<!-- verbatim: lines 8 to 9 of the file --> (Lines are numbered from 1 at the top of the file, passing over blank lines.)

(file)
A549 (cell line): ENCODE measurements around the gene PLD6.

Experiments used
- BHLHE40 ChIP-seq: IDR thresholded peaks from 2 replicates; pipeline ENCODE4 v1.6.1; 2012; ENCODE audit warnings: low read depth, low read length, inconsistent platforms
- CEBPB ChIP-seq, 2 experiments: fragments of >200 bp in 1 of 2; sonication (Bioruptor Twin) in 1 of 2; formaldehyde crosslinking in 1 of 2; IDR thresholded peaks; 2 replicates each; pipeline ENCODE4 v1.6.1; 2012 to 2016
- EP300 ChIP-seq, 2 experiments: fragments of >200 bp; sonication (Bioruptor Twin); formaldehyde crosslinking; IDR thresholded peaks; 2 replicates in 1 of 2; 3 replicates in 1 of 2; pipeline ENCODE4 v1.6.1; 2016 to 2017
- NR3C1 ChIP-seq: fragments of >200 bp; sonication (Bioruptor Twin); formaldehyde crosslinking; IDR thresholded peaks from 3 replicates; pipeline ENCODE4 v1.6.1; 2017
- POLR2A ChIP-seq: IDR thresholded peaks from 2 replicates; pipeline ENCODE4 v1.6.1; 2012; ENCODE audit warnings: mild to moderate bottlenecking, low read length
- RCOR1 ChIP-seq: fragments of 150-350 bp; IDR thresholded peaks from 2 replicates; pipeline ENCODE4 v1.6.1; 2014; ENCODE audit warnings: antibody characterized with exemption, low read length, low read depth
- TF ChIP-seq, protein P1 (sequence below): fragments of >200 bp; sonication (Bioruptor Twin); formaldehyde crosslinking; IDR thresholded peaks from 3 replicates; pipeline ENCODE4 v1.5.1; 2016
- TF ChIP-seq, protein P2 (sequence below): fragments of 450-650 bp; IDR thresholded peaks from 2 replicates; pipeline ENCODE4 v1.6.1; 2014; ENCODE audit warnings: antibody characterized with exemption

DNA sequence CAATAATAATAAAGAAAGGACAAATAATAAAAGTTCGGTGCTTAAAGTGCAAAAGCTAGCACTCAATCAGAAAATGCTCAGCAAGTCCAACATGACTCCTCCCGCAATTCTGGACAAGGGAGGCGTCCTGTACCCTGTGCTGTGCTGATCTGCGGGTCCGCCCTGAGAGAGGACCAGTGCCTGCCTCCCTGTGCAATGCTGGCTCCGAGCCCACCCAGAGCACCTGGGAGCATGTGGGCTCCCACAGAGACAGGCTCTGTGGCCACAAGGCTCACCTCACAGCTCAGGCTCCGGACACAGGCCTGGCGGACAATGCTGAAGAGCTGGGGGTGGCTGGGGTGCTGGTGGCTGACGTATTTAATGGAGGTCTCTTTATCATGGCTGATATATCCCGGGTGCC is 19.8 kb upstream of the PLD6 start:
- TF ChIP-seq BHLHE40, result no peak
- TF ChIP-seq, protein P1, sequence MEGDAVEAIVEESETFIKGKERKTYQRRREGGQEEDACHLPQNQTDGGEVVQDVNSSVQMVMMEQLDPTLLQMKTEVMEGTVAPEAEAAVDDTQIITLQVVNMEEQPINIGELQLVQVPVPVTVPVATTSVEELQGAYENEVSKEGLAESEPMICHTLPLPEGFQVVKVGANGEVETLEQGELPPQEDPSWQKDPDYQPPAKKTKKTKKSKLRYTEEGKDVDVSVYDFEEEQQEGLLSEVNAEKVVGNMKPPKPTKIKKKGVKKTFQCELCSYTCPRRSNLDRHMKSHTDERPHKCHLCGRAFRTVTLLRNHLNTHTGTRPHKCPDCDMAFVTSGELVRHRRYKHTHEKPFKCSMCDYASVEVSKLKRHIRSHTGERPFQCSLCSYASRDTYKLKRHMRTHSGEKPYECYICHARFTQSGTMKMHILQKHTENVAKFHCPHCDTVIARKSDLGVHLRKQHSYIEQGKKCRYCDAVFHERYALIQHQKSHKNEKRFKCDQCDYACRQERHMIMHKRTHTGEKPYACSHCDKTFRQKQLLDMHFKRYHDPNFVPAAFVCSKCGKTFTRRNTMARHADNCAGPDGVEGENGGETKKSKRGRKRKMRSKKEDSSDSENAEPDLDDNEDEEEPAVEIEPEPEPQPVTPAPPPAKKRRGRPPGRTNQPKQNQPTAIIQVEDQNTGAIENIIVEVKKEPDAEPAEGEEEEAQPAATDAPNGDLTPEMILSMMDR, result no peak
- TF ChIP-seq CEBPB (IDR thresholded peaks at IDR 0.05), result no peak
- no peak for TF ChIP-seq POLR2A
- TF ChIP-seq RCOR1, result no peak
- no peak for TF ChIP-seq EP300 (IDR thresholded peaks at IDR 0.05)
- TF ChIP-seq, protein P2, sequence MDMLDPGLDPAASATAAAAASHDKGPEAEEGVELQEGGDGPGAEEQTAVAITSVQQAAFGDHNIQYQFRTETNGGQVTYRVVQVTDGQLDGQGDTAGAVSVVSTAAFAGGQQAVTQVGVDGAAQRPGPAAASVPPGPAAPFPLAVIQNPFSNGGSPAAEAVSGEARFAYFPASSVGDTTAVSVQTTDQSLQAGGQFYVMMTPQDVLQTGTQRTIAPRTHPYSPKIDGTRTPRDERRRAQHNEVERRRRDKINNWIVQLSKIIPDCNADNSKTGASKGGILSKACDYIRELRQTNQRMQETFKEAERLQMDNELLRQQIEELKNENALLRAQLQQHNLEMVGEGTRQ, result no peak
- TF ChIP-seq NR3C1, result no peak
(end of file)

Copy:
- RCOR1 ChIP-seq: fragments of 150-350 bp; IDR thresholded peaks from 2 replicates; pipeline ENCODE4 v1.6.1; 2014; ENCODE audit warnings: antibody characterized with exemption, low read length, low read depth
- TF ChIP-seq, protein P1 (sequence below): fragments of >200 bp; sonication (Bioruptor Twin); formaldehyde crosslinking; IDR thresholded peaks from 3 replicates; pipeline ENCODE4 v1.5.1; 2016